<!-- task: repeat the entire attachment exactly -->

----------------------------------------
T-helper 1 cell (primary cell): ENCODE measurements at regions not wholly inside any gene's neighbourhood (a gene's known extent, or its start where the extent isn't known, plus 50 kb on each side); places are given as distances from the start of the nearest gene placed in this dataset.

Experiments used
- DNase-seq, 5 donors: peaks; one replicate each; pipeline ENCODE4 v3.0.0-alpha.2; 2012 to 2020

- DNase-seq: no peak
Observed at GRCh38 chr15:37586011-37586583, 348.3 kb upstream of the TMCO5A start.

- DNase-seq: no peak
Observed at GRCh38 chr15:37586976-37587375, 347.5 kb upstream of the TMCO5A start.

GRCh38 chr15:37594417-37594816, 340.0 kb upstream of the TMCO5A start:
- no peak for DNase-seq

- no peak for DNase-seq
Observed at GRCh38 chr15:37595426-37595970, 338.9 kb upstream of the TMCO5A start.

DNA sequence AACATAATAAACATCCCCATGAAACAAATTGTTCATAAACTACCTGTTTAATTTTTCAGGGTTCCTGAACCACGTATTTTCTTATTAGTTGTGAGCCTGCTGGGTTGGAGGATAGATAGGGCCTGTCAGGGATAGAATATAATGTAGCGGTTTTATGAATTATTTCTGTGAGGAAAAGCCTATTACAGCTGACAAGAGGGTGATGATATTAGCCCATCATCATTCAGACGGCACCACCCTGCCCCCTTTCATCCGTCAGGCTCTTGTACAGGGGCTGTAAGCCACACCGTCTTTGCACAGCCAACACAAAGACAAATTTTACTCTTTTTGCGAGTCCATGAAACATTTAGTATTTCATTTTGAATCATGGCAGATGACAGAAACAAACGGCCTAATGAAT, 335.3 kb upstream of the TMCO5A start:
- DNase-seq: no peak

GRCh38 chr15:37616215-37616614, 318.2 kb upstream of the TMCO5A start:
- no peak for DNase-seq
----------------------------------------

T-helper 1 cell (primary cell): ENCODE measurements at regions not wholly inside any gene's neighbourhood (a gene's known extent, or its start where the extent isn't known, plus 50 kb on each side); places are given as distances from the start of the nearest gene placed in this dataset.

Experiments used
- DNase-seq, 5 donors: peaks; one replicate each; pipeline ENCODE4 v3.0.0-alpha.2; 2012 to 2020

- DNase-seq: no peak
Observed at GRCh38 chr15:37586011-37586583, 348.3 kb upstream of the TMCO5A start.

- DNase-seq: no peak
Observed at GRCh38 chr15:37586976-37587375, 347.5 kb upstream of the TMCO5A start.

GRCh38 chr15:37594417-37594816, 340.0 kb upstream of the TMCO5A start:
- no peak for DNase-seq

- no peak for DNase-seq
Observed at GRCh38 chr15:37595426-37595970, 338.9 kb upstream of the TMCO5A start.

DNA sequence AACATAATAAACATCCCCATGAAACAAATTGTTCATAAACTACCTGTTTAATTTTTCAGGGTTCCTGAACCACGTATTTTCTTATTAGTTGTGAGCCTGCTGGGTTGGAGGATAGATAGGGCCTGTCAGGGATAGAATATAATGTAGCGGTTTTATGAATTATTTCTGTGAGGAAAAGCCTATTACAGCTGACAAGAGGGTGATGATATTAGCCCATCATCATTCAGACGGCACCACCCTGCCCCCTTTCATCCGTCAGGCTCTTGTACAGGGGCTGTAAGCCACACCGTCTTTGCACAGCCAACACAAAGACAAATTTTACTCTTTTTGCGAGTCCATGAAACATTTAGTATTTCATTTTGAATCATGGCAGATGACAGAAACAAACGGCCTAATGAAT, 335.3 kb upstream of the TMCO5A start:
- DNase-seq: no peak

GRCh38 chr15:37616215-37616614, 318.2 kb upstream of the TMCO5A start:
- no peak for DNase-seq